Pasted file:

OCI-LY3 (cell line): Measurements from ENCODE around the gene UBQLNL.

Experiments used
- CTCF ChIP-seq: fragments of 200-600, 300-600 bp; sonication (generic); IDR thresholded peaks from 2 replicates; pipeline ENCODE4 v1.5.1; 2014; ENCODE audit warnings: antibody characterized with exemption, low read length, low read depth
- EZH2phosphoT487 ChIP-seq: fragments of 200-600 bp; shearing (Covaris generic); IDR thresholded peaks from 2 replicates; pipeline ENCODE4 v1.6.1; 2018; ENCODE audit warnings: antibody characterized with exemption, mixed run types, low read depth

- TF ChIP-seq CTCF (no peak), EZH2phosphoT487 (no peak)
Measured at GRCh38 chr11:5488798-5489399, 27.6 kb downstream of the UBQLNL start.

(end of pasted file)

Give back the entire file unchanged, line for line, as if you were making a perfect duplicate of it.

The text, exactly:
OCI-LY3 (cell line): Measurements from ENCODE around the gene UBQLNL.

Experiments used
- CTCF ChIP-seq: fragments of 200-600, 300-600 bp; sonication (generic); IDR thresholded peaks from 2 replicates; pipeline ENCODE4 v1.5.1; 2014; ENCODE audit warnings: antibody characterized with exemption, low read length, low read depth
- EZH2phosphoT487 ChIP-seq: fragments of 200-600 bp; shearing (Covaris generic); IDR thresholded peaks from 2 replicates; pipeline ENCODE4 v1.6.1; 2018; ENCODE audit warnings: antibody characterized with exemption, mixed run types, low read depth

- TF ChIP-seq CTCF (no peak), EZH2phosphoT487 (no peak)
Measured at GRCh38 chr11:5488798-5489399, 27.6 kb downstream of the UBQLNL start.